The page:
Becoming Orthodox at St. Michael Church
When individuals or families begin to attend St. Michael Church on a
regular basis, they will often have a number of questions. If they are not
already members of the Orthodox Church, some of these questions concern
themselves with what procedures would be necessary for them to become
an Orthodox Christian at St. Michael's. The following information may be
helpful in answering some of those questions.
"If I were interested in learning more about the Orthodox Church, how should I begin?"
The injunction to "come and see" applies here. There are three very
important components in coming to know more about the Orthodox
Christian Faith: worship, learning and fellowship. All three are essential if
one is to have a balanced understanding of the Orthodox Christian Faith and
community. Attending worship (the Divine Liturgy) on Sundays and at other
times is always the first place to begin since our worship is the principal
expression of our beliefs. Learning, is also very important. Information
about adult classes being offered or ideas for suggested reading and study
may be obtained from the clergy. Books and tapes may be purchased from
St. Michael's Shoppe or borrowed from our parish library. Fellowship is
also very important. There are many opportunities to meet with and come to
know, the members of the parish family. Every Sunday, for example, the
Divine Liturgy (or Sunday worship) is followed by an informal luncheon to
which all are invited. You can use opportunities such as these to come to
know the members of the congregation, discover why they are Orthodox
Christian and why they consider St. Michael's to be their spiritual home.
"From time to time I hear the word, 'Catechumen' being used. Just exactly what is a Catechumen?"
Catechumens, in the early church, were those undergoing instruction
preparatory to becoming Christian. The Orthodox Church, since that time
has continued to use the term with reference to those who are preparing
themselves to join the Church. A "visitor" or "inquirer" becomes a
"catechumen" simply by speaking to a priest and indicating his or her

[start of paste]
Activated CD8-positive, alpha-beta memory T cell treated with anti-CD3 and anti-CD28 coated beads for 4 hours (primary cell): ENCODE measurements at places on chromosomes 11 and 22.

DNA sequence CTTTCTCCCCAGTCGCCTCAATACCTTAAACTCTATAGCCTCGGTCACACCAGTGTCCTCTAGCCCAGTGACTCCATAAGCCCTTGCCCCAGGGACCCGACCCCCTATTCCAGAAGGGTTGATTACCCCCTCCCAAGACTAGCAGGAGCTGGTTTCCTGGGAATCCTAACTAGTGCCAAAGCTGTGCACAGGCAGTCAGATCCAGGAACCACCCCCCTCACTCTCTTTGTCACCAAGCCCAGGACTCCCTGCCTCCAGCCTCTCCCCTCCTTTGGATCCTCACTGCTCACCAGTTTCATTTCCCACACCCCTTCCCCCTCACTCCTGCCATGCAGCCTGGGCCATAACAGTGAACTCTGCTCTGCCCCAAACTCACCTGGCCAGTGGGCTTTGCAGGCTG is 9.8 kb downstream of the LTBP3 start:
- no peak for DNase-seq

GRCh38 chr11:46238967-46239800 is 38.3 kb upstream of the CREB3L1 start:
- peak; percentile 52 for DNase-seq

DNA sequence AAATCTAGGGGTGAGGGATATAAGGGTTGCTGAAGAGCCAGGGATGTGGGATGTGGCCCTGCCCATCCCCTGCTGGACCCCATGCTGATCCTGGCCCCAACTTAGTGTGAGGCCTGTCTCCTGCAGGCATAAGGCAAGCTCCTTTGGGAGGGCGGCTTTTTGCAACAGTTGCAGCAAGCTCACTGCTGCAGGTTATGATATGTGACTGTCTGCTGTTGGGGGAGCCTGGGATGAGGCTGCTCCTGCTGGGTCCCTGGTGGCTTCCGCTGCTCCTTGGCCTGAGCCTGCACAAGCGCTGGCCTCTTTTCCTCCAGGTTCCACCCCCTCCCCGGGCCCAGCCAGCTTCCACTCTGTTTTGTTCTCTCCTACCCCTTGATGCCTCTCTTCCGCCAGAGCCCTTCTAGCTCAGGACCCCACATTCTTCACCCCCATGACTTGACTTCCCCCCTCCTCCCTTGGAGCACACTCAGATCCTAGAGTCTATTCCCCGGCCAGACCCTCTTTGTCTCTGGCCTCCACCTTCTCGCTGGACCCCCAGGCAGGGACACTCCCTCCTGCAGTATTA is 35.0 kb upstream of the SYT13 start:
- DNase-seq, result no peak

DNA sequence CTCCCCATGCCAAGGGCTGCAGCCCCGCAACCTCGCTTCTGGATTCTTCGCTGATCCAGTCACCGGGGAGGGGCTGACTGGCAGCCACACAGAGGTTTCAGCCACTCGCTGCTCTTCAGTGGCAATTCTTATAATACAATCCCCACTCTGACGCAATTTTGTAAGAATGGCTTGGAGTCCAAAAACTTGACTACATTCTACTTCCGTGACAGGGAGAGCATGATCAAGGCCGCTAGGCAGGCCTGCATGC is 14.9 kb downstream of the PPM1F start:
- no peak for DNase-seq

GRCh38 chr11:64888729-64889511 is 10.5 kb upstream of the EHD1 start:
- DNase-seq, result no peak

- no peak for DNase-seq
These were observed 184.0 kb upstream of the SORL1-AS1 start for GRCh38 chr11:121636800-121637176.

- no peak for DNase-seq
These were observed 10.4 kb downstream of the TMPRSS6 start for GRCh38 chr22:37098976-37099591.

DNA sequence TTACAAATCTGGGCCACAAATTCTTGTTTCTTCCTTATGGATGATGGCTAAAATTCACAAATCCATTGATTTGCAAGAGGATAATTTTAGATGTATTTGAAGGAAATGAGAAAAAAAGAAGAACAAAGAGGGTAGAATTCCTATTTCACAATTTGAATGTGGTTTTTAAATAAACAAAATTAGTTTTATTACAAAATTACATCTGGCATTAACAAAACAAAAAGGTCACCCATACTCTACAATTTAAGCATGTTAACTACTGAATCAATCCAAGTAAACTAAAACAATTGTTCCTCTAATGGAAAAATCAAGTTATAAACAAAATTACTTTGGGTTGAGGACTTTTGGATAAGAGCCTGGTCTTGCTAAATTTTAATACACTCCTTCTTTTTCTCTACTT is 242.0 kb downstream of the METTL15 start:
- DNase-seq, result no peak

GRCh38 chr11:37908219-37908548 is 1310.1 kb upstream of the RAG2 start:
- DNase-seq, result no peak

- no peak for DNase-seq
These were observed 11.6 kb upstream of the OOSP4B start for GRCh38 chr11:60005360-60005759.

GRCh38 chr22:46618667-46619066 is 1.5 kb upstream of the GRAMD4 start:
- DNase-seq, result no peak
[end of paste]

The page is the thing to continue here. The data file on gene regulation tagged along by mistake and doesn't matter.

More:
interest in beginning preparatory instruction.
"If I were to become a Catechumen, what would be expected of me?"
Essentially what has already been mentioned in terms of regular attendance
at worship, studying about the Orthodox Christian Faith, and active
participation in the various social activities of the congregation, The
difference is that when "inquirers" become "catechumens" their worship,
study and social participation become more focused on their preparation to
become Orthodox Christians.
"What should Catechumens do when they believe that they are ready to become members of the Church?"
When through prayer and careful reflection you believe that you are ready
you should meet with one of the clergy and share with him your interest.
While he may agree with you that you are adequately prepared, he may also
ask that you spend more time in prayer and study and participation in
church activities. Before being allowed to join the Church, there must be
assurance that you have the fundamental knowledge and conviction
necessary for membership.
"If it is agreed that I am ready for membership, what happens then?"
A date for your Confirmation1 is set. Following the apostolic practice of
Easter (Holy Pascha) confirmations, you might well be confirmed on that
day. If there are good reasons not to wait until then, other Sundays or Holy
Days might be chosen. By way of preparation, you may be asked to meet
with one of the clergy to discuss you convictions regarding the Orthodox
Christian Faith. Additionally a time and date will be set for the hearing of
your confession2 by a priest usually the Saturday preceding the
confirmation. While the priest is not able to grant sacramental absolution to
those who have not yet joined the Church, nevertheless confessions are
heard in anticipation of, and in preparation for, the confirmation which is to
follow. Also, by way of preparation, you will be asked to identify one,
two, or at the most three "sponsors". Sponsors are Orthodox Christians in
full sacramental standing with the Church who have influenced your
decision to become Orthodox and will testify by their sponsorship to your
Faith and character. Individuals who are asked to become sponsors are
usually deeply honored by such a request. Finally, you have the option of
choosing a Christian name in addition to, or different from, the first you
currently use. By ancient Christian precedent, some individuals choose to
adopt the name of their patron or some other saint, whose life Christian life
and witness has inspired them and helped them to spiritually grow. This,
however is an option.
"What if I, or my children, have not been baptised?"
Baptism with water in the name of the Father, and of the Son and of the
Holy Spirit, is an absolute prerequisite for confirmation into the
membership of the Orthodox Church. If such a baptism took place in the
Roman Catholic Church or in a Protestant church it is fully recognized by
Orthodoxy and is not to be repeated. If, on the other hand, there was no
such baptism, you should inform the clergy well in advance so that plans
can be made to have such a baptism immediately before the planned